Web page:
MILAN — Prada SpA on Tuesday added its name to the list of luxury firms blighted by the economic downturn, reporting a 22 percent drop in earnings in fiscal 2008.

This story first appeared in the April 29, 2009 issue of WWD. Subscribe Today.

For the 12 months through Jan. 31, net profits at the Italian fashion group, which owns the Prada, Miu Miu, Car Shoe and Church’s brands, fell to 98.8 million euros, or $144.2 million, from 126.8 million euros, or $173.8 million, in fiscal 2007.

Dollar figures were converted at average exchange rates for the periods to which they refer.

Group revenues dipped 0.7 percent to 1.65 billion euros, or $2.4 billion, although at constant exchange and factoring in the same level of consolidation of the Church’s brand, which was acquired in June 2007, these gained 0.2 percent.

“Above and beyond the uncertainty of the moment, I am convinced that it is an entrepreneur’s task to meet difficult times head-on with a medium-long-term vision,” chief executive officer Patrizio Bertelli stated.

A company spokesman added Prada’s oft-postponed initial public offering was not a management priority for now due to the unfavorable market conditions.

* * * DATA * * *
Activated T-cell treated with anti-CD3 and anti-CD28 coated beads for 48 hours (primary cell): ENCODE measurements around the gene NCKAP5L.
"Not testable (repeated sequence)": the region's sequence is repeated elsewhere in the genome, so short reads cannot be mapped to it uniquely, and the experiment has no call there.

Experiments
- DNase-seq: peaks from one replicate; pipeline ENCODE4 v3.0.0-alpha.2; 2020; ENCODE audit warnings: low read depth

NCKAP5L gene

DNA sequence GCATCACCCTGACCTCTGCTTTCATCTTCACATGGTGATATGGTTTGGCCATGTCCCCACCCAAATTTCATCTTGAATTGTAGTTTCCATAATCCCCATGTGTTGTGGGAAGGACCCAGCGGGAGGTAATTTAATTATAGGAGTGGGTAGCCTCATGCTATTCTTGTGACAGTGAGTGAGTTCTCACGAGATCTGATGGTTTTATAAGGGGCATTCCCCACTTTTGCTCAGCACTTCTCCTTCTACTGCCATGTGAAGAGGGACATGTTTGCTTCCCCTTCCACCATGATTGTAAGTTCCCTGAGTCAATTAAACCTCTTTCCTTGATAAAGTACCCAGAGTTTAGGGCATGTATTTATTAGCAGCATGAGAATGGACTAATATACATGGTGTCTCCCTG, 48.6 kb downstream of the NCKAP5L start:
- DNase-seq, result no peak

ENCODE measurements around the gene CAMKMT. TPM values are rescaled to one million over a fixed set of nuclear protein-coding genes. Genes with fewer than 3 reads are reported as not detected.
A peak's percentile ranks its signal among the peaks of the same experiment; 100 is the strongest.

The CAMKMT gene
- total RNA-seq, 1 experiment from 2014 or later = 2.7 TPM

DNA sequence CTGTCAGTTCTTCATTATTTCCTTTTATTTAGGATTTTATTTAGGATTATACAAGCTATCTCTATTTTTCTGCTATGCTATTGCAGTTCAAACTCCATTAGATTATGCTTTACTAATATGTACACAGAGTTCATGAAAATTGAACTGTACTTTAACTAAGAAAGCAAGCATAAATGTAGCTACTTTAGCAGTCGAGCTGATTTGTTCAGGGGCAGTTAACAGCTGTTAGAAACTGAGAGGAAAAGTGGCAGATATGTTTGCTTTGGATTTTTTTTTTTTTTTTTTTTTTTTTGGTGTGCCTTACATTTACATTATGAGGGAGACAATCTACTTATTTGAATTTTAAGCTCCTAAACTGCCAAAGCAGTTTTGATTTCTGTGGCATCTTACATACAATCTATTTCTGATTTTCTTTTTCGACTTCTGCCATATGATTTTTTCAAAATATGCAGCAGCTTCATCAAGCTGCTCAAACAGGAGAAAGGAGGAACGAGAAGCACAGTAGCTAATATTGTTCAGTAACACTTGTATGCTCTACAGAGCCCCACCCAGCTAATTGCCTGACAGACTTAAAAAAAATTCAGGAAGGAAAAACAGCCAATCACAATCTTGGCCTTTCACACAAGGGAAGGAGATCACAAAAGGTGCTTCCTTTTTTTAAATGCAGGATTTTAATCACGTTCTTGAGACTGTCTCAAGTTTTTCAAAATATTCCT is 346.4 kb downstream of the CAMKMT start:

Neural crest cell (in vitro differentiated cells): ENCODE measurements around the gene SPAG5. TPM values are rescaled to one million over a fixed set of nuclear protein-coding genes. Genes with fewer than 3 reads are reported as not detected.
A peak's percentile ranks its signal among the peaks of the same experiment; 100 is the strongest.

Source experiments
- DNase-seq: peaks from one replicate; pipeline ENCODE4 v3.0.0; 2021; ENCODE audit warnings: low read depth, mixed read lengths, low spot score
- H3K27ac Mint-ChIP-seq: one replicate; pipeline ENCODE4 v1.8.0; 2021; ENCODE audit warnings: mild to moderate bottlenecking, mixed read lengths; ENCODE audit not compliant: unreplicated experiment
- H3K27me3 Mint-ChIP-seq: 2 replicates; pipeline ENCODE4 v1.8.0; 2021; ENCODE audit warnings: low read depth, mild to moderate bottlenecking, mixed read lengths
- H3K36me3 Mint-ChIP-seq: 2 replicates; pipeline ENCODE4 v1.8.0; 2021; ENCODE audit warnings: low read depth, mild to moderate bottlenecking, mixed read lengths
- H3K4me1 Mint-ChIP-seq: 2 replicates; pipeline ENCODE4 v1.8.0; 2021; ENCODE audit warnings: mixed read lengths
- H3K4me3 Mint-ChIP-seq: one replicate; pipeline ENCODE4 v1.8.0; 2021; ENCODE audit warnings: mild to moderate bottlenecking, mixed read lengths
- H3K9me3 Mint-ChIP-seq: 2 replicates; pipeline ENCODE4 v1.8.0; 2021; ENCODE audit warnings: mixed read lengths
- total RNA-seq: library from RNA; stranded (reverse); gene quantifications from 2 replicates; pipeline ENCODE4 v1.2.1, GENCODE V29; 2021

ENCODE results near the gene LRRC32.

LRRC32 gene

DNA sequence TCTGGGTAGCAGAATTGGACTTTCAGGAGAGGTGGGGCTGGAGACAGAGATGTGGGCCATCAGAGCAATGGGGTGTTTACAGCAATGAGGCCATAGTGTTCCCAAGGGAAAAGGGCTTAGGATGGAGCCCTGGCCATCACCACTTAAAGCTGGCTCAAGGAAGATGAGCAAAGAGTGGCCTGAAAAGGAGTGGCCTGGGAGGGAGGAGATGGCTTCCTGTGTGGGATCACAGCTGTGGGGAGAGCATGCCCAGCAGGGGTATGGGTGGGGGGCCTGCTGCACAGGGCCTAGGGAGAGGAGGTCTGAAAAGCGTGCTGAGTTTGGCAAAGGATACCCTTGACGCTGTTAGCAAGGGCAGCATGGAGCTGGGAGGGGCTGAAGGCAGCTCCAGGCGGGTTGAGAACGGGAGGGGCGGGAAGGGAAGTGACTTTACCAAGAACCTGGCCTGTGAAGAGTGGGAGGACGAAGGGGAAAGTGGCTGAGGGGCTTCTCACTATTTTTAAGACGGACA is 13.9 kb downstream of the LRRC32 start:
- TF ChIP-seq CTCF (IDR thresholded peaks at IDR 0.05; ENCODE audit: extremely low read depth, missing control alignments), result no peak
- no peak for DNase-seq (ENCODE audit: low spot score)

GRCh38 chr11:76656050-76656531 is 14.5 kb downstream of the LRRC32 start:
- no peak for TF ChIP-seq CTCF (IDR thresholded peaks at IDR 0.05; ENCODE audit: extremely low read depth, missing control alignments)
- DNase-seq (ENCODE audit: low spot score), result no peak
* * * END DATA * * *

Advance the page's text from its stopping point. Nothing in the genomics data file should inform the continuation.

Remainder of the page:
Earnings before interest, taxes, depreciation and amortization fell 10.7 percent to 282.2 million euros, or $412 million, which the company attributed primarily to exchange rate fluctuations and efforts to strengthen the retail channel.

Net financial indebtedness increased 6 percent to 537.4 million euros, or $784.6 million.

Prada said cash flow from operations and good working capital management made it possible to maintain a balanced net financial position, adding careful handling of the warehouse had helped reduce product inventory.

The group did not break down revenues by brand or geography.

Last year, Prada increased net investments by 68.8 percent to 158.7 million euros, or $231.7 million, to open 34 new stores, predominantly in Asia and Europe, and strengthen industrial facilities. At the close of 2008, Prada’s directly operated store network totaled 238 boutiques worldwide.

“In 2008 the Prada Group implemented the most aggressive investment plan it has ever undertaken,” Bertelli said. “When the crisis is over, the Prada Group will be able to benefit from an industrial and distribution structure that is even stronger than before in order to make the most of the opportunities that will arise during the new development cycle.”

By channel, sales via directly operated stores gained 5.6 percent at constant exchange to 871.3 million euros, or $1.27 billion, and were 1.5 percent up on a like-for-like basis. Wholesale revenues fell 4.7 percent to 737.5 million euros, or $1.08 billion, which Prada attributed to the implementation of a selective distribution policy and weaker demand in the U.S. market.

Revenue from royalties decreased 15 percent to 39.5 million euros, or $57.7 million, due to the consolidation of the sales campaign for the first Prada phone by LG, the company said.

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